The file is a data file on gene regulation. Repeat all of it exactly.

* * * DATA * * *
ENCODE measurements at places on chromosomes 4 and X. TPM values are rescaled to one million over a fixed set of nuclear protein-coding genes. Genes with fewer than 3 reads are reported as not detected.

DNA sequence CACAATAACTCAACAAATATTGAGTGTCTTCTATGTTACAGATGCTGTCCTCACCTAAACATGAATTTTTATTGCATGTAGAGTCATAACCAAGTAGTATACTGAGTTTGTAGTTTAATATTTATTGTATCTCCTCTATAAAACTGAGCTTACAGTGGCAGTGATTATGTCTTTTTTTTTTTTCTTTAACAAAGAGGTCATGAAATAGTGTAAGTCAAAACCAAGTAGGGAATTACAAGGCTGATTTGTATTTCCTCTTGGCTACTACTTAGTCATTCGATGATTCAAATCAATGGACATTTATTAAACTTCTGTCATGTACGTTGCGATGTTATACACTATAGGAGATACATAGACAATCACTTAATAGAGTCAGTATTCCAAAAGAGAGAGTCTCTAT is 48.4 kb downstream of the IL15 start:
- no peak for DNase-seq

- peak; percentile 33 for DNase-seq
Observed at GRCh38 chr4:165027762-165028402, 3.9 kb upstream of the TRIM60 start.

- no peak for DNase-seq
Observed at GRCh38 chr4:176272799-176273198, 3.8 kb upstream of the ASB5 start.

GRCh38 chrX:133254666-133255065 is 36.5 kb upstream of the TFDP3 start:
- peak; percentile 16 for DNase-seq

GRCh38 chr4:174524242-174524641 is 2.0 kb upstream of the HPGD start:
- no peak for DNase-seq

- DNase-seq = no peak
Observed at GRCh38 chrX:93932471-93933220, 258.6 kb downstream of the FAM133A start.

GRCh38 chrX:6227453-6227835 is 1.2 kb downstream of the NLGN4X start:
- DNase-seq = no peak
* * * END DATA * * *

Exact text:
ENCODE measurements at places on chromosomes 4 and X. TPM values are rescaled to one million over a fixed set of nuclear protein-coding genes. Genes with fewer than 3 reads are reported as not detected.

DNA sequence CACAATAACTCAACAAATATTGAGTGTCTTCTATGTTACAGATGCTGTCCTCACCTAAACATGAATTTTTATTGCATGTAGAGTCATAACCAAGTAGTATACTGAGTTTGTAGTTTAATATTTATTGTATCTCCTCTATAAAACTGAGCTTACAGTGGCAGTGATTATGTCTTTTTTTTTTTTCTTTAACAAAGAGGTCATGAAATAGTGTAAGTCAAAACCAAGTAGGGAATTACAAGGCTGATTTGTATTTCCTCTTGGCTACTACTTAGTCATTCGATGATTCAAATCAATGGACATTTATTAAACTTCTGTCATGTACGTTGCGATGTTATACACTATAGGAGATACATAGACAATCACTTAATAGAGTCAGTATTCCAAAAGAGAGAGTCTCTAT is 48.4 kb downstream of the IL15 start:
- no peak for DNase-seq

- peak; percentile 33 for DNase-seq
Observed at GRCh38 chr4:165027762-165028402, 3.9 kb upstream of the TRIM60 start.

- no peak for DNase-seq
Observed at GRCh38 chr4:176272799-176273198, 3.8 kb upstream of the ASB5 start.

GRCh38 chrX:133254666-133255065 is 36.5 kb upstream of the TFDP3 start:
- peak; percentile 16 for DNase-seq

GRCh38 chr4:174524242-174524641 is 2.0 kb upstream of the HPGD start:
- no peak for DNase-seq

- DNase-seq = no peak
Observed at GRCh38 chrX:93932471-93933220, 258.6 kb downstream of the FAM133A start.

GRCh38 chrX:6227453-6227835 is 1.2 kb downstream of the NLGN4X start:
- DNase-seq = no peak